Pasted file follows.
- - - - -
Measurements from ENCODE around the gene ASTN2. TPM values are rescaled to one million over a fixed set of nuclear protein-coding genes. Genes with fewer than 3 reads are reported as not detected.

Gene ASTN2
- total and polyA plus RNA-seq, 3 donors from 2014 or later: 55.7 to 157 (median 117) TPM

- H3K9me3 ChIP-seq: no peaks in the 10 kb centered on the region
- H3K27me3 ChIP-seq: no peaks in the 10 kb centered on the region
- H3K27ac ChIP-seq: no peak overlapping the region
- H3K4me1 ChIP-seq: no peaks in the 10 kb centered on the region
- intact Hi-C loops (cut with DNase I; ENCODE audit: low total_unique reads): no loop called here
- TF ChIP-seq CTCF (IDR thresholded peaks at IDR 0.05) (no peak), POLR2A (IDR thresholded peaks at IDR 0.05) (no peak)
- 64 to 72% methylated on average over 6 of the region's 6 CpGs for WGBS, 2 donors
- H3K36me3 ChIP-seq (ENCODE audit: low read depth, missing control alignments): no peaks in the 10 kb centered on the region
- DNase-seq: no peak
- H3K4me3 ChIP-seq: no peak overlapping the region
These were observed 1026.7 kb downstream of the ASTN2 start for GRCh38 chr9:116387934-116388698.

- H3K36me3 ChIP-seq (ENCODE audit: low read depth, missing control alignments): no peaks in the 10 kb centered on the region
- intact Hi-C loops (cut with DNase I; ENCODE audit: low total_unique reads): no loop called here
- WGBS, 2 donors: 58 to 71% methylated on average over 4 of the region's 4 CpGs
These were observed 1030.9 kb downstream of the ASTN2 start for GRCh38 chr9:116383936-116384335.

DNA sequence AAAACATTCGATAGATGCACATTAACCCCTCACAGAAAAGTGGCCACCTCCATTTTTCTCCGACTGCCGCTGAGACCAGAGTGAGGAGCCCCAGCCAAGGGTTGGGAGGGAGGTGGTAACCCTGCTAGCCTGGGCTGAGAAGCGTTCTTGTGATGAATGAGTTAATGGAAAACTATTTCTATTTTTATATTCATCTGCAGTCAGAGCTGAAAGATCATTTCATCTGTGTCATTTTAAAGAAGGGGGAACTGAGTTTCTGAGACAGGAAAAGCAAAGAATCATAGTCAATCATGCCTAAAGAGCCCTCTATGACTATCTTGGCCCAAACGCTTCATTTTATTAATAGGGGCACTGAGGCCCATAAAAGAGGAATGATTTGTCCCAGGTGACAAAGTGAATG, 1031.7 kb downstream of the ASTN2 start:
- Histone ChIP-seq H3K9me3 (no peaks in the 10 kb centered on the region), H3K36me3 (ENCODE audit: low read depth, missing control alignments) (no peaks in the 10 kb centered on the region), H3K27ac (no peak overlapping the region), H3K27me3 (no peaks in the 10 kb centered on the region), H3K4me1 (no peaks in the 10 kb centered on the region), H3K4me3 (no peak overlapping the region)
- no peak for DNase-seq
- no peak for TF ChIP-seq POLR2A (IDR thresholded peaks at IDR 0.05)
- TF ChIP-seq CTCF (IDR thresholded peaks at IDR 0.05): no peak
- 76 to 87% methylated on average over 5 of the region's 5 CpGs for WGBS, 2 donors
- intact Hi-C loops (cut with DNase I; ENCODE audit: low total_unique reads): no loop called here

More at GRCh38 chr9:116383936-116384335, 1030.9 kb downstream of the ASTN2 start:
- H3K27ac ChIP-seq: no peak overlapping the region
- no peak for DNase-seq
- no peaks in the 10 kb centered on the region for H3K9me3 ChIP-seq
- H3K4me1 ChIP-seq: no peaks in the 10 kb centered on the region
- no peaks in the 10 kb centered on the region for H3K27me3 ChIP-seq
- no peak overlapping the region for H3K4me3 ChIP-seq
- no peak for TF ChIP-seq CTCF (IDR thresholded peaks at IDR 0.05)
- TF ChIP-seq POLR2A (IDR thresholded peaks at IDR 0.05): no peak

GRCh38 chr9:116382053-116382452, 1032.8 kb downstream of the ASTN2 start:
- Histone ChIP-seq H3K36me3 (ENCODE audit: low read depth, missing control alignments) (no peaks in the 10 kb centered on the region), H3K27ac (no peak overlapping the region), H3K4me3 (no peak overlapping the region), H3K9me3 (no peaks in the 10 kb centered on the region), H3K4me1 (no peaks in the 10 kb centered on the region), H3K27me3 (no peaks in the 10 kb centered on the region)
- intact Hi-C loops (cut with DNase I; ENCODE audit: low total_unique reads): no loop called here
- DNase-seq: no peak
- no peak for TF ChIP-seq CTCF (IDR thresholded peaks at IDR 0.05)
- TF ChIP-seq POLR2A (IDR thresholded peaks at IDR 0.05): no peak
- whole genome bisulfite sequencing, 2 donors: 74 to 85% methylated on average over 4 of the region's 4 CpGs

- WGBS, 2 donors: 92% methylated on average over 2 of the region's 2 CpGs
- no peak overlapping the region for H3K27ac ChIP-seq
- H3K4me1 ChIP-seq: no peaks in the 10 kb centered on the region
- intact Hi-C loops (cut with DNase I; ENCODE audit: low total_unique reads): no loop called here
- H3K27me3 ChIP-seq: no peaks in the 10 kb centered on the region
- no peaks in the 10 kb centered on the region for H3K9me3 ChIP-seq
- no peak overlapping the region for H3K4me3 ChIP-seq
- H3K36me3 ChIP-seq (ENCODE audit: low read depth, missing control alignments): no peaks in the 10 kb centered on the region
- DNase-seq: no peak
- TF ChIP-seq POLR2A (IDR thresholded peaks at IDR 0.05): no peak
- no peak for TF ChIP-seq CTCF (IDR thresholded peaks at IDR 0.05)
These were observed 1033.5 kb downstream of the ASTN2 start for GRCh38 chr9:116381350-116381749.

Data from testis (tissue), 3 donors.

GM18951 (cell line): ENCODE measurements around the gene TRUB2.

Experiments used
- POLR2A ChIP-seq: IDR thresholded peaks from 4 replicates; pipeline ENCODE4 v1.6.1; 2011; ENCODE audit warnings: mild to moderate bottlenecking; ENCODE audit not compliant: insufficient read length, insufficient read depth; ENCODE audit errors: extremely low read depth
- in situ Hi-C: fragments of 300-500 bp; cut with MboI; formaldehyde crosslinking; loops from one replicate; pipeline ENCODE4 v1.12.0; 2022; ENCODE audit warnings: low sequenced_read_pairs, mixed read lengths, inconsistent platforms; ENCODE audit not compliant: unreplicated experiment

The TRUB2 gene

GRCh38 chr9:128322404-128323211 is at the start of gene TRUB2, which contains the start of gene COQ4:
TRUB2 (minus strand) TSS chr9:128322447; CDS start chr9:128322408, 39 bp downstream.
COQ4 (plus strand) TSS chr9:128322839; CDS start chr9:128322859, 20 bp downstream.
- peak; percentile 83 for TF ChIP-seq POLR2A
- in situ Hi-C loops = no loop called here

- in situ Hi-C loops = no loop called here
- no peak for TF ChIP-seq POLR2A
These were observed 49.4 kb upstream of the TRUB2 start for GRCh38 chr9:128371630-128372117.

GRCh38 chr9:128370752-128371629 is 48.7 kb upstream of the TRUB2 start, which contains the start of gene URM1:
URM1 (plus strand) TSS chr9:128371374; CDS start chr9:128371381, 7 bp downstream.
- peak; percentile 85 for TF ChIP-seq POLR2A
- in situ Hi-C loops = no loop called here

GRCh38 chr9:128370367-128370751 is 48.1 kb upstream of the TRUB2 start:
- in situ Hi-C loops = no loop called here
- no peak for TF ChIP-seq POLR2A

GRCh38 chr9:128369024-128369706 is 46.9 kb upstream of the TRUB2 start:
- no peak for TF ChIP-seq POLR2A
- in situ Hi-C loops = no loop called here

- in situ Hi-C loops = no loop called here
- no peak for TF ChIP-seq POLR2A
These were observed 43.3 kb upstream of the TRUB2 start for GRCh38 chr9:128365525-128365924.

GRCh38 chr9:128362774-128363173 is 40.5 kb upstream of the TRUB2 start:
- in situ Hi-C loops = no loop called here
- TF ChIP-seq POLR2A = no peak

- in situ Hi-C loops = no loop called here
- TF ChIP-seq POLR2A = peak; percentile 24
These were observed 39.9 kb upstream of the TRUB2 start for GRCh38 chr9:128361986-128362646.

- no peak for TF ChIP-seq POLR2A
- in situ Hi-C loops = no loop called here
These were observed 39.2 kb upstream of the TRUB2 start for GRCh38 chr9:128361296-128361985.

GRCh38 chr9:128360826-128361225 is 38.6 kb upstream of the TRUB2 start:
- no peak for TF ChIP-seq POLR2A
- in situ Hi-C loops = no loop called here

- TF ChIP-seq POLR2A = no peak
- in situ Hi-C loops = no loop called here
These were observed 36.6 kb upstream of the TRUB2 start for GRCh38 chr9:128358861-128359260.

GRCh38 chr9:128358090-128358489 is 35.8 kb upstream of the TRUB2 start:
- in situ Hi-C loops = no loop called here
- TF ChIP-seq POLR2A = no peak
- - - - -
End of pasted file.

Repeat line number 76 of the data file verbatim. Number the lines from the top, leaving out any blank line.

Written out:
- no peak for TF ChIP-seq POLR2A